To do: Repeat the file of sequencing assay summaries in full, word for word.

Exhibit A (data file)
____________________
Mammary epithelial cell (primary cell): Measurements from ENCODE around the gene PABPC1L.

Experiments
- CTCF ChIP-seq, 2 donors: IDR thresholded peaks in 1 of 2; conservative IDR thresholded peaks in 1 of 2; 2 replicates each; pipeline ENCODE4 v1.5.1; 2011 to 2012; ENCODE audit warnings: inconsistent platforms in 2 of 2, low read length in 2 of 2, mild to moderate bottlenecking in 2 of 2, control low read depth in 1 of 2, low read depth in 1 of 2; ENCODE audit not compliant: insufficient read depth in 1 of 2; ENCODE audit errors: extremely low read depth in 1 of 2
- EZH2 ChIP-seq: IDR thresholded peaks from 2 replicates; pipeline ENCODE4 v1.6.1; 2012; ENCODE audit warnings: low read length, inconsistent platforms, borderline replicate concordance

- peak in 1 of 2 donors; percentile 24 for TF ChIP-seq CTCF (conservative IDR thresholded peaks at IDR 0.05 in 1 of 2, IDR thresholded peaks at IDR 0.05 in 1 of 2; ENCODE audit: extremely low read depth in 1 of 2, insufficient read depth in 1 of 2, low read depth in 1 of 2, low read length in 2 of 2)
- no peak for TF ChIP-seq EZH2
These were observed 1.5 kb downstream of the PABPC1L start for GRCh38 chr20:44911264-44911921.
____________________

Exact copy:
Mammary epithelial cell (primary cell): Measurements from ENCODE around the gene PABPC1L.

Experiments
- CTCF ChIP-seq, 2 donors: IDR thresholded peaks in 1 of 2; conservative IDR thresholded peaks in 1 of 2; 2 replicates each; pipeline ENCODE4 v1.5.1; 2011 to 2012; ENCODE audit warnings: inconsistent platforms in 2 of 2, low read length in 2 of 2, mild to moderate bottlenecking in 2 of 2, control low read depth in 1 of 2, low read depth in 1 of 2; ENCODE audit not compliant: insufficient read depth in 1 of 2; ENCODE audit errors: extremely low read depth in 1 of 2
- EZH2 ChIP-seq: IDR thresholded peaks from 2 replicates; pipeline ENCODE4 v1.6.1; 2012; ENCODE audit warnings: low read length, inconsistent platforms, borderline replicate concordance

- peak in 1 of 2 donors; percentile 24 for TF ChIP-seq CTCF (conservative IDR thresholded peaks at IDR 0.05 in 1 of 2, IDR thresholded peaks at IDR 0.05 in 1 of 2; ENCODE audit: extremely low read depth in 1 of 2, insufficient read depth in 1 of 2, low read depth in 1 of 2, low read length in 2 of 2)
- no peak for TF ChIP-seq EZH2
These were observed 1.5 kb downstream of the PABPC1L start for GRCh38 chr20:44911264-44911921.